First Incense from My Kitchen Wand

First Incense

For the past few years, at the end of July, I teach a “Working with Herbs” class. It is often the last class of the season and I try to make it a little special.

My challenge is that there are several people who have taken each class and I therefore work at coming up with different things to do with herbs, just to keep it interesting for the repeaters. We do sweets and savouries, beverages and infusions; treats to eat in class and bottles to fill and take home.

In the process of chatting about options the idea of incense came up. It was intriguing and I liked the idea of learning to do something new and just a little bit different! Incense can be used to clear/change the energy of a room. It is used in ceremony to connect and activate the sense of smell and the element of air to the present moment. The smoke can also be used in a similar way to prayer flags; intentions, carried on the flow of the air, out into the world. In some cultures, the smoke is used by women as a cleanser/deodorant. Wouldn’t it be marvelous to make your own?

In perfect synchronicity the next day an email from Learning Herbs arrived with a post by Rosalee de la Forêt and step by step instructions. I gave it a go and for once I actually tried to follow the steps as written without adjusting along the way. Rosalee made several other herbal combination suggestions so please, if you are feeling inspiration tingling, check out her full post.First Incense from My Kitchen Wand

You will need:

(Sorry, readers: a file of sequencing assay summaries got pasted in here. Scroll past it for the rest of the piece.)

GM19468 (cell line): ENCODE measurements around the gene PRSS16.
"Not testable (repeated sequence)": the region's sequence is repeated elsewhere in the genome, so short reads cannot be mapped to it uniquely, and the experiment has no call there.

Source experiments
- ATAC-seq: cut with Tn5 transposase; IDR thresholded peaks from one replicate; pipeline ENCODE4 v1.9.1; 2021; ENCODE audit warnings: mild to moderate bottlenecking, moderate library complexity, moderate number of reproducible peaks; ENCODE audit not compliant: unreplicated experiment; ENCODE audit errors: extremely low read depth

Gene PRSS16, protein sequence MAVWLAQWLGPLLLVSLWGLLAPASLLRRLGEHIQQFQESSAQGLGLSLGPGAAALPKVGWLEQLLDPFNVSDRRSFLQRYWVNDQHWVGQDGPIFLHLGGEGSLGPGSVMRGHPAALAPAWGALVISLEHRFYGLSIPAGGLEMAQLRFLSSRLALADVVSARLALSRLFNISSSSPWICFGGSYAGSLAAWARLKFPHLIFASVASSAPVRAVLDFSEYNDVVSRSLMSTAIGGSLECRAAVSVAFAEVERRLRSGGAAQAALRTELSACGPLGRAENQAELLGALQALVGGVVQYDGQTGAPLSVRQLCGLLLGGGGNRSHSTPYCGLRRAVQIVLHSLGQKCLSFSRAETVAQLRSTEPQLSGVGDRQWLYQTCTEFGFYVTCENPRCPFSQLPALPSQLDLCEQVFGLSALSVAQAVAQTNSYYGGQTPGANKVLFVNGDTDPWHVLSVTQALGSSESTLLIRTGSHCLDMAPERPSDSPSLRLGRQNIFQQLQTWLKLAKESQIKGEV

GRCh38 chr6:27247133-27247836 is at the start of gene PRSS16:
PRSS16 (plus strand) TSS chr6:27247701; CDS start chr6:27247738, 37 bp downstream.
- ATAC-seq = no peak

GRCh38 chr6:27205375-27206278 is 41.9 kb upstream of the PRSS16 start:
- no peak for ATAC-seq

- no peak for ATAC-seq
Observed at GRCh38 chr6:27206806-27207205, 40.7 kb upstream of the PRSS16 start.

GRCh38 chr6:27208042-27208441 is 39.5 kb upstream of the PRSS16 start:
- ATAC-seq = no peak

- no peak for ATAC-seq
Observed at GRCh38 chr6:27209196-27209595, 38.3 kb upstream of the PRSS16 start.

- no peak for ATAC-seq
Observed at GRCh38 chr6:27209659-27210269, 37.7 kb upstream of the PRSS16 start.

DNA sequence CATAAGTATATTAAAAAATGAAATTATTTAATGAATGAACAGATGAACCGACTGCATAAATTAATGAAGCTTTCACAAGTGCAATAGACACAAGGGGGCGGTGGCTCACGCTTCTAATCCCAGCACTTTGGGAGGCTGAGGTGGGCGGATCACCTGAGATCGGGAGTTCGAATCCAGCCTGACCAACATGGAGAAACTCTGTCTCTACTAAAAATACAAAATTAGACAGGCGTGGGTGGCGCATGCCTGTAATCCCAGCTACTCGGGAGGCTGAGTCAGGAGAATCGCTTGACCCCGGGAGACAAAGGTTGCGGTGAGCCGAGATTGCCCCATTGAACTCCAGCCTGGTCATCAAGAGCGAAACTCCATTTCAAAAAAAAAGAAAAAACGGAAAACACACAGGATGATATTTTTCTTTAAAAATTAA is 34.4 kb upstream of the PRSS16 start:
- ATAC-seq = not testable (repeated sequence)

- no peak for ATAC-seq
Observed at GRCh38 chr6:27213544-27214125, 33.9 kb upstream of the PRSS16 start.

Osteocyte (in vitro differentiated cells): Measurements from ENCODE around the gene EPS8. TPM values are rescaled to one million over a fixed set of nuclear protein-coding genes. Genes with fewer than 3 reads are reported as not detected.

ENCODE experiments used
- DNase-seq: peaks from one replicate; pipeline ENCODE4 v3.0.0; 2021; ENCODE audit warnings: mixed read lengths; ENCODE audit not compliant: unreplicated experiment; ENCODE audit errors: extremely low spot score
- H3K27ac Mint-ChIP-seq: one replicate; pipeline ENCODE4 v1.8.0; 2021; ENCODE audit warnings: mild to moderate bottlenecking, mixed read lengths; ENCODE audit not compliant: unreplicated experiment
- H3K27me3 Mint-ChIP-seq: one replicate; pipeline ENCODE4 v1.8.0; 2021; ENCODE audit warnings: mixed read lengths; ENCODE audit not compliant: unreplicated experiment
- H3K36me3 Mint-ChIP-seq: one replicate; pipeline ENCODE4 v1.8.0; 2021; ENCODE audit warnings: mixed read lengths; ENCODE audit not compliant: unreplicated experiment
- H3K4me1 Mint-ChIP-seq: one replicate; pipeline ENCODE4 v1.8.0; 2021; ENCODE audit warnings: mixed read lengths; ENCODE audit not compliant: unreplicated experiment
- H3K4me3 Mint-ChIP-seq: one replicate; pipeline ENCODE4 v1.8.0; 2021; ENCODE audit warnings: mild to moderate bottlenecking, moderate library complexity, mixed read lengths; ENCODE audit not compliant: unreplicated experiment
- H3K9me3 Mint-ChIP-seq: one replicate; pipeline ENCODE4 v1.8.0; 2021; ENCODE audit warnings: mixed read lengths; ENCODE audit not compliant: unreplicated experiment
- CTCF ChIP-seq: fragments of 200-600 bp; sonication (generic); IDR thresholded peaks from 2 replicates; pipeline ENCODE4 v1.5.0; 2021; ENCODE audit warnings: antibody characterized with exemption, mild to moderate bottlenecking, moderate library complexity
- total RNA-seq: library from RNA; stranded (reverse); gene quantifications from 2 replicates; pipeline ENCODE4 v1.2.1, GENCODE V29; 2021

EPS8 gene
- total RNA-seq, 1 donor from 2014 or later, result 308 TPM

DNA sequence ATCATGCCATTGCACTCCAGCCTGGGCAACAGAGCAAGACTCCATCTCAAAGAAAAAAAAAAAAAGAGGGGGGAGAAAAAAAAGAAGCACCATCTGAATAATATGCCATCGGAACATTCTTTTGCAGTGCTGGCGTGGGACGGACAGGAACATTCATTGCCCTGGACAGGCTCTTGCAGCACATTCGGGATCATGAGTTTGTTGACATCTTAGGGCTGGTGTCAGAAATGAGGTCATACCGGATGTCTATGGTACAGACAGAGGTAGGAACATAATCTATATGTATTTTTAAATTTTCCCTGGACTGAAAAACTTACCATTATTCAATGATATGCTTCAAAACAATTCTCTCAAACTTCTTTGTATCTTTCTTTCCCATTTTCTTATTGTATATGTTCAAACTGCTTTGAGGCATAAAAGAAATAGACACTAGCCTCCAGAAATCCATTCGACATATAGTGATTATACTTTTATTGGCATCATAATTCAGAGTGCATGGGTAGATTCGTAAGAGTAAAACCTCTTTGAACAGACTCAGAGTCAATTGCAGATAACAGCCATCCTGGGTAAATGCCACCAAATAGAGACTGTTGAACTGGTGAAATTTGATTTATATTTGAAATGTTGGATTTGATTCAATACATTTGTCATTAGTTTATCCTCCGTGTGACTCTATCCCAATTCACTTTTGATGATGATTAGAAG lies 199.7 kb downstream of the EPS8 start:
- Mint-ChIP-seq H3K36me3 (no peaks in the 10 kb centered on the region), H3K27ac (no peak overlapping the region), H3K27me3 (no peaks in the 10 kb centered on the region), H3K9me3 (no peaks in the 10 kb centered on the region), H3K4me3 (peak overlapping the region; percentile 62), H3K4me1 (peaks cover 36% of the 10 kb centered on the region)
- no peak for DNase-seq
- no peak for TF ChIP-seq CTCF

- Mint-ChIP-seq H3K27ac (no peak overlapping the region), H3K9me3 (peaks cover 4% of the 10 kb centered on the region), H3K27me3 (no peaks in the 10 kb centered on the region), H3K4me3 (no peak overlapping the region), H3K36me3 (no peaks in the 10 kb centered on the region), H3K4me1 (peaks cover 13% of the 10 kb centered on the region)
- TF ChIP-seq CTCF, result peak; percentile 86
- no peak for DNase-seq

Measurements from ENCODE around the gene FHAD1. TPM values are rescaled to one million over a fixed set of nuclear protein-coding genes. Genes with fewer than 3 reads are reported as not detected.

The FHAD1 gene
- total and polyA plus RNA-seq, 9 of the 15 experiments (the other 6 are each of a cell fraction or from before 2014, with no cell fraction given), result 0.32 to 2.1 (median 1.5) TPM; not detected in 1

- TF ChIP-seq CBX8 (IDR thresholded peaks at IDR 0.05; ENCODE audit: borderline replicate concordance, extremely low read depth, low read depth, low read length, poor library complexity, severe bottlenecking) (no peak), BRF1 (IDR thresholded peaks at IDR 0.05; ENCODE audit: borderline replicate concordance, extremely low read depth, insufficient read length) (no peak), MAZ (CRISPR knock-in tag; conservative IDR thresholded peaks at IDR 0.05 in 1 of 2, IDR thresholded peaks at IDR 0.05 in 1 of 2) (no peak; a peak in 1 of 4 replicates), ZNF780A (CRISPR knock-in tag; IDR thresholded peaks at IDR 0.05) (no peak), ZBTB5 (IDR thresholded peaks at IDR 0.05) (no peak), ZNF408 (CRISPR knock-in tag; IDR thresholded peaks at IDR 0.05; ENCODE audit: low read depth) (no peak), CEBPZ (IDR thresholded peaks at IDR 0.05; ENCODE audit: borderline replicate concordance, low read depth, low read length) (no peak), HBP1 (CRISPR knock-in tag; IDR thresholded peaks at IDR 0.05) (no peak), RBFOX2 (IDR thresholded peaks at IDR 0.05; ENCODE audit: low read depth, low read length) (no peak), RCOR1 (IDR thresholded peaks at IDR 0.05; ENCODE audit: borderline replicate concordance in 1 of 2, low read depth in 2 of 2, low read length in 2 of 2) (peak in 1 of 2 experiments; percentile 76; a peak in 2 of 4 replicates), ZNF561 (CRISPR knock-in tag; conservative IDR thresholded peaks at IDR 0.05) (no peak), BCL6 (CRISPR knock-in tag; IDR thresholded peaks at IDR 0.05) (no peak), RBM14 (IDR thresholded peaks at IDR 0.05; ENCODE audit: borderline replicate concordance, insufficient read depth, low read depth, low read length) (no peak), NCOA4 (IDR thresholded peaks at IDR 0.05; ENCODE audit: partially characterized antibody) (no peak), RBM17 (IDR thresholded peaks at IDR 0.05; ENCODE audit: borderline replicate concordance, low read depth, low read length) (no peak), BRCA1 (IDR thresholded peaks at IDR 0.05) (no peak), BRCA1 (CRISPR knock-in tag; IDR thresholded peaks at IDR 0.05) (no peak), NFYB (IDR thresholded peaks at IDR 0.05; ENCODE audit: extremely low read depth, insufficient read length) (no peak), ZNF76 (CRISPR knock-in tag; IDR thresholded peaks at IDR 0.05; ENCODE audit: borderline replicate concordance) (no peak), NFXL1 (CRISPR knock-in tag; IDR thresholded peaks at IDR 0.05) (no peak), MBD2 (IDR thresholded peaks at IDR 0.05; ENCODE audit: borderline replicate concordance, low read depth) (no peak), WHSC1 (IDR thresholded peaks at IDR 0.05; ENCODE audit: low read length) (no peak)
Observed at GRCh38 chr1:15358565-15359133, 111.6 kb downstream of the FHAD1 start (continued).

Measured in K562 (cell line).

1 Tbsp. lemongrass

1 ½ tsp. rosemary

1 ½ tsp. lavender

1 tsp. marshmallow root

1/2 – 1 Tbsp. water

First Incense from My Kitchen WandGoing through my stash of herbs, I had everything needed but not all in powder form. Doing the best I could with the lavender and lemon grass and a blender didn’t really do the job.

The lavender was reasonable but the lemongrass was left in short little pieces that would not get any smaller, no matter how long the machine was on. If you have access to lemongrass powder, that would be closer to what was intended but what I managed still worked.

Mix the powders together. When thoroughly mixed add water but only 5 – 10 drops at a time. You want to add the water in such small amounts so as to make sure there is never too much. The cones will take longer to dry and if not fully dried, they will not burn effectively.

First Incense from My Kitchen WandPress the water into the herbs. Using the back of a spoon is helpful and stirring is not. Think of making bath balms. They need just enough water so that everything will stick together. Too much and shapes begin to fall apart.

When the mixture stays together, start breaking off small portions and squeezing the mixture into cones. Long and thin works best with pointy tips for easy lighting.First Incense from My Kitchen WandI made 11 cones from the amounts above that were placed on a saucer and left in the hot garage to dry. The weather here was hot over the next few days and on day five, I gave one a trial burn. There be smoke! If yours don’t, they probably just need a few more days to dry before trying again.

Always place incense in a fireproof location to burn. This is the same as burning candles and fire needs to be treated with respect. In other words don’t do what I did to get the picture below. Incense is not a good fit in this house so no small, pretty bowls to burn a cone in.

The cone burned for about 8 minutes and I didn’t find this mixture overpowering in any way. I love the fact that there are only herbs in the mix and I am looking forward to learning more about other methods as opportunities present themselves.

First Incense from My Kitchen WandFirst Incense from My Kitchen Wand

Posted in Herbs, Wildcrafting and other things Earth related.